The place where it’s bearing the biggest pain for executives? On wages and compensation of their workforces, where 70% said inflation is requiring them to raise salaries and wages to stay competitive or help employees deal with the rising cost of food, fuel, and other goods in their own lives. The increased cost of goods and services is also showing up for businesses, where half report effects from inflation. 

In the financial services sector, specifically, C-suite executives said inflation is the No. 1 disruptor to banking systems. That’s twice as disruptive as the Russia-Ukraine war and three times as disruptive as cyberattacks.

Inflation’s Biggest Impacts in Q2

Inflation is impacting another key area of the economy: mergers and acquisitions. While M&A can be a popular growth strategy in both up and down economies, it’s less popular when the cost of everything increases—and when it gets more expensive to borrow money against that growth.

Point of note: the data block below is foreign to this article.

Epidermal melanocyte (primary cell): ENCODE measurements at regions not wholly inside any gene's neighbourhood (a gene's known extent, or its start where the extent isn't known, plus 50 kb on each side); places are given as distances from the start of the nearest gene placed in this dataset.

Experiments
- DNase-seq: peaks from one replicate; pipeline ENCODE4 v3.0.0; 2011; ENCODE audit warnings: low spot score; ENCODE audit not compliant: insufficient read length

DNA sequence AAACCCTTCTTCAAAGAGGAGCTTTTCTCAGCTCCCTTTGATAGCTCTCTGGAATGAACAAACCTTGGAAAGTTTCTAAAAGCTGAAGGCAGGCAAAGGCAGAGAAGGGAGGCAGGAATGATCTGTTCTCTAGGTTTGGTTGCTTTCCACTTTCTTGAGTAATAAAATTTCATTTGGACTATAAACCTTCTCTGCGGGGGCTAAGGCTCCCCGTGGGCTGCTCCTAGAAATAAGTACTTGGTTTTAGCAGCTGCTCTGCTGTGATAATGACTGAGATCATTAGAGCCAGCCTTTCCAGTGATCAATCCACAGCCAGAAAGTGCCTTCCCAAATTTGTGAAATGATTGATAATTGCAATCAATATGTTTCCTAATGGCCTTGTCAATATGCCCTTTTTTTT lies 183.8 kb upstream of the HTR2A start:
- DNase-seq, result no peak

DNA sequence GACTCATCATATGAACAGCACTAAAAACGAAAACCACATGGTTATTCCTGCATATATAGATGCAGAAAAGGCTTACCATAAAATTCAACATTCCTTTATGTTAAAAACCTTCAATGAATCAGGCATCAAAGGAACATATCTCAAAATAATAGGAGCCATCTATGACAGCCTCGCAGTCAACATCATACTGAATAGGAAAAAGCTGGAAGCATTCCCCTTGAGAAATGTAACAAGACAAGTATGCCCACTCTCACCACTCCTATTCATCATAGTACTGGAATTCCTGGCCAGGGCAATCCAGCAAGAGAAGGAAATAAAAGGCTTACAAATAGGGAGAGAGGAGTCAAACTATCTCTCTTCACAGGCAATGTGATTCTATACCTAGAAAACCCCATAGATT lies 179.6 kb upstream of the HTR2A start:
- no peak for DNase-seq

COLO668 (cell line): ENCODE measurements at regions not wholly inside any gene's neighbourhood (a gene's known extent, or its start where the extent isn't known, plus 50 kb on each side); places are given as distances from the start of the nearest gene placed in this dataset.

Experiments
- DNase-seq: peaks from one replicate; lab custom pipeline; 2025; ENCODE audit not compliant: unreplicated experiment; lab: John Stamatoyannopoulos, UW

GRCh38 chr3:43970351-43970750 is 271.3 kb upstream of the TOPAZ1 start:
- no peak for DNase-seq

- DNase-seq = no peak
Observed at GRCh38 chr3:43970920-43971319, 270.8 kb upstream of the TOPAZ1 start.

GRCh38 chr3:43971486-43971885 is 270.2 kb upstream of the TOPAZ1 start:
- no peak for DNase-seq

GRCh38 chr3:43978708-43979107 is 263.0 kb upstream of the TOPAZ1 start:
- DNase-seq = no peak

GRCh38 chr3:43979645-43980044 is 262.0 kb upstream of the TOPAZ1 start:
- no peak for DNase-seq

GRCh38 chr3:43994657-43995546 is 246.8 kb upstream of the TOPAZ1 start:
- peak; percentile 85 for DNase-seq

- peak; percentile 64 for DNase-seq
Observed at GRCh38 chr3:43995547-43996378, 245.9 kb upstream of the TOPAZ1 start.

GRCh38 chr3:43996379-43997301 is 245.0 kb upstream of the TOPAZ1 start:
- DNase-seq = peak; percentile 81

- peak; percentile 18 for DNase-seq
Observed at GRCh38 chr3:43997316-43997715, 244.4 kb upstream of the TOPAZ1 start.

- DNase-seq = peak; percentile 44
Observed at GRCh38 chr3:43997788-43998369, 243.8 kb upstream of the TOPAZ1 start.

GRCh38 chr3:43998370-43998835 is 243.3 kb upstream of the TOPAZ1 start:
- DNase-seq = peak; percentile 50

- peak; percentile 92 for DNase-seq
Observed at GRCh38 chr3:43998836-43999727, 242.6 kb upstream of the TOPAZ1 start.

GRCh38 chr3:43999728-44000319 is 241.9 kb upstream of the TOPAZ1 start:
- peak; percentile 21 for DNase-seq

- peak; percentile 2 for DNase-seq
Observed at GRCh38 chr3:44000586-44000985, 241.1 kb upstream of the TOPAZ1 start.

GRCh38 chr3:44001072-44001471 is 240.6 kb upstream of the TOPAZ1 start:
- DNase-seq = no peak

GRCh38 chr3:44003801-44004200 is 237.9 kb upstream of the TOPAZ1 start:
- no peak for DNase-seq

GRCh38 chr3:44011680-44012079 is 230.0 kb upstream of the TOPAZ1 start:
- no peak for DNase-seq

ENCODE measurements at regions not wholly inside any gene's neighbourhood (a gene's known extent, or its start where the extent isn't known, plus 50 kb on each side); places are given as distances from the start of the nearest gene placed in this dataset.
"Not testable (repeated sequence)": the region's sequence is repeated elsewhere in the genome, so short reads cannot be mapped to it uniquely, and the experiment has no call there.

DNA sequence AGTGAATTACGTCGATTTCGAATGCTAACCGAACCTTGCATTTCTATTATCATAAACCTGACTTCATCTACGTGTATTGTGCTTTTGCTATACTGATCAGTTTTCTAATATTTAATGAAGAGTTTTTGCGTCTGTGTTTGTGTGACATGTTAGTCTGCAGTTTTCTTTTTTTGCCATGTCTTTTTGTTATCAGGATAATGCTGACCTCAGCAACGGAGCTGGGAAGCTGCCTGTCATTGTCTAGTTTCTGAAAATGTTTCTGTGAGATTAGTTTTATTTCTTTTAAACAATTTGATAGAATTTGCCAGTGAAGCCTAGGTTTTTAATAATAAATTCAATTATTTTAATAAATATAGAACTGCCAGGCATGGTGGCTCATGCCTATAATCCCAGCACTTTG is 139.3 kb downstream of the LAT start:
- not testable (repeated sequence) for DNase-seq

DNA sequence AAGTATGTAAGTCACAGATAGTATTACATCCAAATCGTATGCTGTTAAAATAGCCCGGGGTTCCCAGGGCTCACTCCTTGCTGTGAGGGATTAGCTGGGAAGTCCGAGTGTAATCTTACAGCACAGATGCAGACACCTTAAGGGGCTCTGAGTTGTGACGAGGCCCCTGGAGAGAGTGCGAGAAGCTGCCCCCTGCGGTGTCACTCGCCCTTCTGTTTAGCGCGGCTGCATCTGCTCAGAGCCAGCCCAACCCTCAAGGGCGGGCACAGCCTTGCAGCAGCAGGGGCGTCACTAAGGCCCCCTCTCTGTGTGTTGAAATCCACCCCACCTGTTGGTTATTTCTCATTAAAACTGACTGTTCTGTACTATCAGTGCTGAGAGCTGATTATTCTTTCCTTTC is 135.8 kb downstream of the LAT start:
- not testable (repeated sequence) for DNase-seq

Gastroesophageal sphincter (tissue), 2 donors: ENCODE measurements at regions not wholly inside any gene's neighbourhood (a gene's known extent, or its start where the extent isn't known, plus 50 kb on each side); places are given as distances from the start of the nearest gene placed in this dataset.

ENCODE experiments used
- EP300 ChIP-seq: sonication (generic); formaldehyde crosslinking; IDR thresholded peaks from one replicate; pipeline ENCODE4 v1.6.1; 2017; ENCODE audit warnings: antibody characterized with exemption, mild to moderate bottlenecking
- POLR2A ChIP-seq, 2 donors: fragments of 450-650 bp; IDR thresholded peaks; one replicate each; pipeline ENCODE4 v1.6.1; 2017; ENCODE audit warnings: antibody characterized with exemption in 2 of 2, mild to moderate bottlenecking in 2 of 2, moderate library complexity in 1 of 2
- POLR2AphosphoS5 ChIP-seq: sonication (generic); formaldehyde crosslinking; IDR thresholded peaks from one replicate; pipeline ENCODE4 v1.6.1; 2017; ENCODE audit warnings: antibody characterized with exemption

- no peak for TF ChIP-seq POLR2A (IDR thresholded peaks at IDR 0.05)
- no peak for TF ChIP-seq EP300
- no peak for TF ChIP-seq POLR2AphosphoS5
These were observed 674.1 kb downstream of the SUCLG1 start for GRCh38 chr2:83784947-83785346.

A majority (63%) of C-suite reported inflation is changing their M&A plans this quarter. Of those, the majority (44%) tell us they’re slowing acquisitions, and 19% report their acquisitions are taking longer to close.

Inflation’s Effects on M&A

From the pandemic to geopolitics, executives continue to grapple with headwinds 

Most executives didn’t expect international business relations to go “back to normal” after the pandemic—too much was altered during the two-year global disruption. But the new geopolitical landscape that has emerged is hardly easier to navigate—and is matching the pandemic’s volatility and unpredictability, at least initially.